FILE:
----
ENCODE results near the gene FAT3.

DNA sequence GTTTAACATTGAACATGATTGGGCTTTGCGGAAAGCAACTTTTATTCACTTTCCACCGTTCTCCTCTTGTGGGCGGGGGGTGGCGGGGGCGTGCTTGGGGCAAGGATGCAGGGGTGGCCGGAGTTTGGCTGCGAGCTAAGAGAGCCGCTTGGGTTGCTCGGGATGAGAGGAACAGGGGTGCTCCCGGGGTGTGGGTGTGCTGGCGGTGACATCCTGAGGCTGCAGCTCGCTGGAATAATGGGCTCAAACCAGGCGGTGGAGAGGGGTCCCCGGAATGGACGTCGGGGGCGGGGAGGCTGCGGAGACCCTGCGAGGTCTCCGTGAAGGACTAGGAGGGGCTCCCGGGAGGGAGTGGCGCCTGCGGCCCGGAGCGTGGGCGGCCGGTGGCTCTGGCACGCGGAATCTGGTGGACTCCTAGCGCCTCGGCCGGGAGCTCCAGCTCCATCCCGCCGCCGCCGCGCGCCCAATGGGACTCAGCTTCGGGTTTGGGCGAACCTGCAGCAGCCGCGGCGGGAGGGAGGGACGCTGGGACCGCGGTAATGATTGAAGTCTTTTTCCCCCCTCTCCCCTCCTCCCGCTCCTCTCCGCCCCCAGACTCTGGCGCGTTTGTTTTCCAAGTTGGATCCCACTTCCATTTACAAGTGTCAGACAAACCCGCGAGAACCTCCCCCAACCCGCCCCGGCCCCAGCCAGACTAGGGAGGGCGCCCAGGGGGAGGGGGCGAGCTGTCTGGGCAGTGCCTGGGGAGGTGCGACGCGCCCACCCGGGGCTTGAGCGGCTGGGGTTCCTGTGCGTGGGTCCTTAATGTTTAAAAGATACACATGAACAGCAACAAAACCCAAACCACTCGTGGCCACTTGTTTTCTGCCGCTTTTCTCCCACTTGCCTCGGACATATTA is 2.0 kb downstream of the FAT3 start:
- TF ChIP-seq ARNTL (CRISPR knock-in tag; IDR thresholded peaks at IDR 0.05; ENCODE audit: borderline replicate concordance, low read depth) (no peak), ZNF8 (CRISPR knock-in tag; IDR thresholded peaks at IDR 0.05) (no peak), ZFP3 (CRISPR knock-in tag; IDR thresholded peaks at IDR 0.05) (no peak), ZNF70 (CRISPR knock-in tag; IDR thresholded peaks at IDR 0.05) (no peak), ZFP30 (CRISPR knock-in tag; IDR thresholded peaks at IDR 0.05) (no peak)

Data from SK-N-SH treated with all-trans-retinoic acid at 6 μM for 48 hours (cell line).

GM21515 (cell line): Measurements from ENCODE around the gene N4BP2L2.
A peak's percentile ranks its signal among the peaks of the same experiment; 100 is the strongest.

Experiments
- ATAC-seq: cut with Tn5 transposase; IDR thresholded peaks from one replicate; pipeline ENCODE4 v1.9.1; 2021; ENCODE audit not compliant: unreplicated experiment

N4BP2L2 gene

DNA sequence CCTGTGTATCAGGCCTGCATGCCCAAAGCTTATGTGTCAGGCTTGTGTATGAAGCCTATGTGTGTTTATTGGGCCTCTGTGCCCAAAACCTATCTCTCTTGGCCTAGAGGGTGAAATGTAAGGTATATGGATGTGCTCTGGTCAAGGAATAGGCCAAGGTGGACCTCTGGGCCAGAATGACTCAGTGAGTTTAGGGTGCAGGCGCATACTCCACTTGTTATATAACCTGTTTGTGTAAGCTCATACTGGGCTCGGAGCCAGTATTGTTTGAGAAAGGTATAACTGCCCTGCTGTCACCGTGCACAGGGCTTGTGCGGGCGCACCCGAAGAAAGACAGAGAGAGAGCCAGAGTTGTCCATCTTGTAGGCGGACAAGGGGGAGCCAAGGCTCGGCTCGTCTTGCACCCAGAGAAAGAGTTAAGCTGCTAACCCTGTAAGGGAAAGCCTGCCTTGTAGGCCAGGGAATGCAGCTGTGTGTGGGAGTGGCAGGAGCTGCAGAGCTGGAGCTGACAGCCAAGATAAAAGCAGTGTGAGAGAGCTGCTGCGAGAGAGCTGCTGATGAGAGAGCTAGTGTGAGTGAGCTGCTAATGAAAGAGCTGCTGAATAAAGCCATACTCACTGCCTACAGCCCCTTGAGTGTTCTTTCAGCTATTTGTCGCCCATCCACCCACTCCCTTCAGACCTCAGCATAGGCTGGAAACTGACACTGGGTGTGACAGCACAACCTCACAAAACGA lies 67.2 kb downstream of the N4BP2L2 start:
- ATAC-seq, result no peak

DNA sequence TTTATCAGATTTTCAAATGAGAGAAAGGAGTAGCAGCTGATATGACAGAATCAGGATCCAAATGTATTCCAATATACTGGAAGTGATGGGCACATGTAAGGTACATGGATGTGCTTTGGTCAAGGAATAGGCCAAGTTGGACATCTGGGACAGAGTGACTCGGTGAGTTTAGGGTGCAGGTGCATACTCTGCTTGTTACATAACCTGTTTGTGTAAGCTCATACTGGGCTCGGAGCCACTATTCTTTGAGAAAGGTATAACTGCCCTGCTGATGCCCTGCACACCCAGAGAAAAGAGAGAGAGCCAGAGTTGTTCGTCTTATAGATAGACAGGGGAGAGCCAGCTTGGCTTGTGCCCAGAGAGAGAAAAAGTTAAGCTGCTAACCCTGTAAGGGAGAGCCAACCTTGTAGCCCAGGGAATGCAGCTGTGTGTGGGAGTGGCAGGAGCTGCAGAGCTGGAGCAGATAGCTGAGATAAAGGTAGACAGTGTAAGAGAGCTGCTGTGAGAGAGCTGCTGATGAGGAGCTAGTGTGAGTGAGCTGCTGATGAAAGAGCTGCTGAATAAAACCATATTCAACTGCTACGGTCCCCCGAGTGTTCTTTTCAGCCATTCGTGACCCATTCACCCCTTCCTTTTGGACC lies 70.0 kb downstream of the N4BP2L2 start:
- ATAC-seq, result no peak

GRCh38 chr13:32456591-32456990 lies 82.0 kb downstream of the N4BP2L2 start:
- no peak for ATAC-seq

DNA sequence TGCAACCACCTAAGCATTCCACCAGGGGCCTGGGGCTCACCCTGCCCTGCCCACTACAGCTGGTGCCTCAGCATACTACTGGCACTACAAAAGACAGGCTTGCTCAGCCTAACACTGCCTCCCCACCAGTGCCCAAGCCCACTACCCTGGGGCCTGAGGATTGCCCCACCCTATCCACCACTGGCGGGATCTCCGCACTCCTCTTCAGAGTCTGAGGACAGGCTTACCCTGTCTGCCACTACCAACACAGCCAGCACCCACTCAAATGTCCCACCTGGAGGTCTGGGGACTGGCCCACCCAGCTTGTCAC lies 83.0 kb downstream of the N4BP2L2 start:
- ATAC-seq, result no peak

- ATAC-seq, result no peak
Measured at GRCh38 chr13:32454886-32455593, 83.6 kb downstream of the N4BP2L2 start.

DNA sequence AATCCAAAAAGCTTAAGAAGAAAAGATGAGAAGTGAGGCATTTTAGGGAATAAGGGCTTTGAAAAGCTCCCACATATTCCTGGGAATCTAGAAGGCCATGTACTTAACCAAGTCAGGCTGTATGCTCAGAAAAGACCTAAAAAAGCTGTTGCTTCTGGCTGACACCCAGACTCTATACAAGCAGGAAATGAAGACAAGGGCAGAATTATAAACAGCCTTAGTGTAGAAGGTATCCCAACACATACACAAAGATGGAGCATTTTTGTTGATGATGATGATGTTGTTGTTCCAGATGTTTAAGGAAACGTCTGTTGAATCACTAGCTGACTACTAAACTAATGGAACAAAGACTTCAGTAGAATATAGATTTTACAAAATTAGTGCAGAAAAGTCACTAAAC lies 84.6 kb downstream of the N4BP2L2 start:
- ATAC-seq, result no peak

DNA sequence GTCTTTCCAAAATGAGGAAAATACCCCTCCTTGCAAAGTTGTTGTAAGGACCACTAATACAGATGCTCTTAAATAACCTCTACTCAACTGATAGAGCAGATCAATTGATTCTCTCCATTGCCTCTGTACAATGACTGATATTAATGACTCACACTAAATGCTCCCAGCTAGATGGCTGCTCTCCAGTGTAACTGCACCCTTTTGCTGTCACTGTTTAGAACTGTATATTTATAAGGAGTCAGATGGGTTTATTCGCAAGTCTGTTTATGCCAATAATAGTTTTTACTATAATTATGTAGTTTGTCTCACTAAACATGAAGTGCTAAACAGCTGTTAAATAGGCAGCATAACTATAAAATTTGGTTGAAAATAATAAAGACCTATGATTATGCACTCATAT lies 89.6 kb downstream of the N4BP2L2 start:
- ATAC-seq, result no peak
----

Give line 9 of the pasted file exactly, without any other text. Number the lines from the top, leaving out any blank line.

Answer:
N4BP2L2 gene